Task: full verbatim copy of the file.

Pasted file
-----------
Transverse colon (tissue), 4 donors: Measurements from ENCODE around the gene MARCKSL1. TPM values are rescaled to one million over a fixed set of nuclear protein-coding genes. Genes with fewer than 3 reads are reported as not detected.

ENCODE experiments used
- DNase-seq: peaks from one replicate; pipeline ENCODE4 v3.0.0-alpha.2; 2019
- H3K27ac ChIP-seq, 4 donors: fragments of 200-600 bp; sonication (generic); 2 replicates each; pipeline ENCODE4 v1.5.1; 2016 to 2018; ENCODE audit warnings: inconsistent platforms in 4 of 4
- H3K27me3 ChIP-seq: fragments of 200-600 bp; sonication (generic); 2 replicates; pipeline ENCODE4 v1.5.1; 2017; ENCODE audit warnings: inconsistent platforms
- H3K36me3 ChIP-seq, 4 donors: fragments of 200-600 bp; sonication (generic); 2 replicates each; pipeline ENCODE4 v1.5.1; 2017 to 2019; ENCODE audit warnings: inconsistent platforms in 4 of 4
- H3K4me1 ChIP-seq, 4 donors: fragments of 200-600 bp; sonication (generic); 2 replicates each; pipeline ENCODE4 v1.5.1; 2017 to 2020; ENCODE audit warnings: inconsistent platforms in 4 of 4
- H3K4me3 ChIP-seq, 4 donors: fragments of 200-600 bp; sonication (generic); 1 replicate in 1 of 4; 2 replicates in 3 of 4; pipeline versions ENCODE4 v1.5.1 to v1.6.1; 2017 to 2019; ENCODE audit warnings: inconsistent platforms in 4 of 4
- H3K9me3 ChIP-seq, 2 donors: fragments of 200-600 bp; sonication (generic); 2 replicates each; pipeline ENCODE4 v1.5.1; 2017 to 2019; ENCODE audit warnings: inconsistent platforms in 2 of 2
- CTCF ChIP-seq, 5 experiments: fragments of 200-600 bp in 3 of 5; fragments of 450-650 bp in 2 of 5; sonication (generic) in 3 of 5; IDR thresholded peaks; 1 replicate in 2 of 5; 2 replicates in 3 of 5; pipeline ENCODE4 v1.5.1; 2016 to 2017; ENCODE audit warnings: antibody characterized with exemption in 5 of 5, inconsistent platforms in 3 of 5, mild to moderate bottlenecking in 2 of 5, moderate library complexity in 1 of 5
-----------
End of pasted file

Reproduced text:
Transverse colon (tissue), 4 donors: Measurements from ENCODE around the gene MARCKSL1. TPM values are rescaled to one million over a fixed set of nuclear protein-coding genes. Genes with fewer than 3 reads are reported as not detected.

ENCODE experiments used
- DNase-seq: peaks from one replicate; pipeline ENCODE4 v3.0.0-alpha.2; 2019
- H3K27ac ChIP-seq, 4 donors: fragments of 200-600 bp; sonication (generic); 2 replicates each; pipeline ENCODE4 v1.5.1; 2016 to 2018; ENCODE audit warnings: inconsistent platforms in 4 of 4
- H3K27me3 ChIP-seq: fragments of 200-600 bp; sonication (generic); 2 replicates; pipeline ENCODE4 v1.5.1; 2017; ENCODE audit warnings: inconsistent platforms
- H3K36me3 ChIP-seq, 4 donors: fragments of 200-600 bp; sonication (generic); 2 replicates each; pipeline ENCODE4 v1.5.1; 2017 to 2019; ENCODE audit warnings: inconsistent platforms in 4 of 4
- H3K4me1 ChIP-seq, 4 donors: fragments of 200-600 bp; sonication (generic); 2 replicates each; pipeline ENCODE4 v1.5.1; 2017 to 2020; ENCODE audit warnings: inconsistent platforms in 4 of 4
- H3K4me3 ChIP-seq, 4 donors: fragments of 200-600 bp; sonication (generic); 1 replicate in 1 of 4; 2 replicates in 3 of 4; pipeline versions ENCODE4 v1.5.1 to v1.6.1; 2017 to 2019; ENCODE audit warnings: inconsistent platforms in 4 of 4
- H3K9me3 ChIP-seq, 2 donors: fragments of 200-600 bp; sonication (generic); 2 replicates each; pipeline ENCODE4 v1.5.1; 2017 to 2019; ENCODE audit warnings: inconsistent platforms in 2 of 2
- CTCF ChIP-seq, 5 experiments: fragments of 200-600 bp in 3 of 5; fragments of 450-650 bp in 2 of 5; sonication (generic) in 3 of 5; IDR thresholded peaks; 1 replicate in 2 of 5; 2 replicates in 3 of 5; pipeline ENCODE4 v1.5.1; 2016 to 2017; ENCODE audit warnings: antibody characterized with exemption in 5 of 5, inconsistent platforms in 3 of 5, mild to moderate bottlenecking in 2 of 5, moderate library complexity in 1 of 5